Harborough MP spearheads new law to create a 'smoke free generation'

It would mean a 14-year-old today could never legally be sold a cigarette.
Plans to stub out smoking have been revealedPlans to stub out smoking have been revealed
Plans to stub out smoking have been revealed

A new law to create a ‘smoke free generation’ is being spearheaded by Harborough’s MP.

Neil O’Brien, who is also minister for public health, is launching a consultation on government’s proposals to stamp out vaping and smoking.

It follows a recent announcement by Prime Minister Rishi Sunak of a new law which would raise the age people can buy cigarettes by one year every year, until it applies to the whole population.

The new laws would mean a 14-year-old today could never legally be sold a cigarette.

If they are given the green light it would mean the United Kingdom could have some of the toughest rules around smoking in the world.

Mr O’Brien said: “We aren’t going to criminalise smoking at any age, the key is to stop young people getting hooked. We are going to change the law so that children born on or after 1 January 2009 will never be able to be legally sold cigarettes. This will mean effectively raising the age of sale by one year each year for this generation, to prevent them and future generations from ever taking up smoking in the first place. We have two children and no parent wants their child to start smoking.

“To help people who already smoke we are doubling funding of local stop smoking services, and to stop cigarettes being sold to children we are strengthening enforcement activity with new funding and new powers to fine rogue retailers.”

Government is also looking at bringing in restrictions of availability of vapes to children, looking at flavours, packaging, displays and disposable vapes.

An enforcement squad led by Trading Standards was set up earlier this year to tackle illicit vapes and underage sales.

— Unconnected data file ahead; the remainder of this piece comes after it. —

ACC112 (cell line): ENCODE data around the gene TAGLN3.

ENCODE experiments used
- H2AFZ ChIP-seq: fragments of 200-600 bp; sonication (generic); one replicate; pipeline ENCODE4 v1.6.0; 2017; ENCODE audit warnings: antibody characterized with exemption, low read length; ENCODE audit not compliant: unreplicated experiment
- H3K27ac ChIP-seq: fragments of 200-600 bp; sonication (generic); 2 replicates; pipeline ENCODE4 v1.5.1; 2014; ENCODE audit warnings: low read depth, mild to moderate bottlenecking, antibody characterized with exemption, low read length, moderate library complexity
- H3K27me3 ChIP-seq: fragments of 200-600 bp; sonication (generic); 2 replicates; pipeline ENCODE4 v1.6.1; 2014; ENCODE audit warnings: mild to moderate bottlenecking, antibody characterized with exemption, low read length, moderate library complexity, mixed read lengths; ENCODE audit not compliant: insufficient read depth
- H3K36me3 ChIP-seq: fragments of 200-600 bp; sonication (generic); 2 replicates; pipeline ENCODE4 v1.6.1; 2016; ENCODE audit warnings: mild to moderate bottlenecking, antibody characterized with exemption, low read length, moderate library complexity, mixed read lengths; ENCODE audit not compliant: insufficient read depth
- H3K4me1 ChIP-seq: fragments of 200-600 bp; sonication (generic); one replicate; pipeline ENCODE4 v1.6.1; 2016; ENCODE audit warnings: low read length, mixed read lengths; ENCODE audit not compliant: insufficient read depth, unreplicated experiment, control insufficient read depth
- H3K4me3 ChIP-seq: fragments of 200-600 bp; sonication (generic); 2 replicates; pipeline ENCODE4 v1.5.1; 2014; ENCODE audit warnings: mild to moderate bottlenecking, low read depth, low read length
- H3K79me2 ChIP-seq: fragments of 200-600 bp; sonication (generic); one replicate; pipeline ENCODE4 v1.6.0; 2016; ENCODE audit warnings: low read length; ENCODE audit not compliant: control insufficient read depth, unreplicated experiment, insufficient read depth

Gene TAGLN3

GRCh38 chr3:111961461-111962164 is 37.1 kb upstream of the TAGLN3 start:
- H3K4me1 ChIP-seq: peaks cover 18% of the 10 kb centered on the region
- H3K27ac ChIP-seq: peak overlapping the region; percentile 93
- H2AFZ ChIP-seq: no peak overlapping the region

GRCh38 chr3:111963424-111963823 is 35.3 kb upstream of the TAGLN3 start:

Mr O’Brien said: “When I visit local schools and talk to young people in the constituency it is clear they are concerned about the rapid growth of vaping among young people. Teachers are warning me growing numbers of children are vaping, and consuming so much nicotine that they are distracted at school or not sleeping well.

“A few months ago I announced a new enforcement squad to tackle those who are selling vapes to children, and that squad is now starting to get up and running. But it is clear that we also need to take action to stop these firms targeting kids.

“So many vapes are being sold with cartoon packaging, bright colours and flavours like bubblegum that it is obvious that they are targeting children. At the moment there are no controls on how they are sold either, so any sort of shop can stick a pack of vapes on their checkout, even sweet shops. We are consulting on controlling flavours, packaging and how they are sold.

“One factor that has really driven children vaping is the growth in really cheap, disposable vapes made in China. They are also an environmental issue – the battery and electronics are thrown away after a single use and they are causing an increasing number of bin fires. So we will look to control the growth of disposable vapes in particular.”

Statistics show nearly one in eight people aged 18 to 24 smoke, with four in five smokers taking it up before they are 20.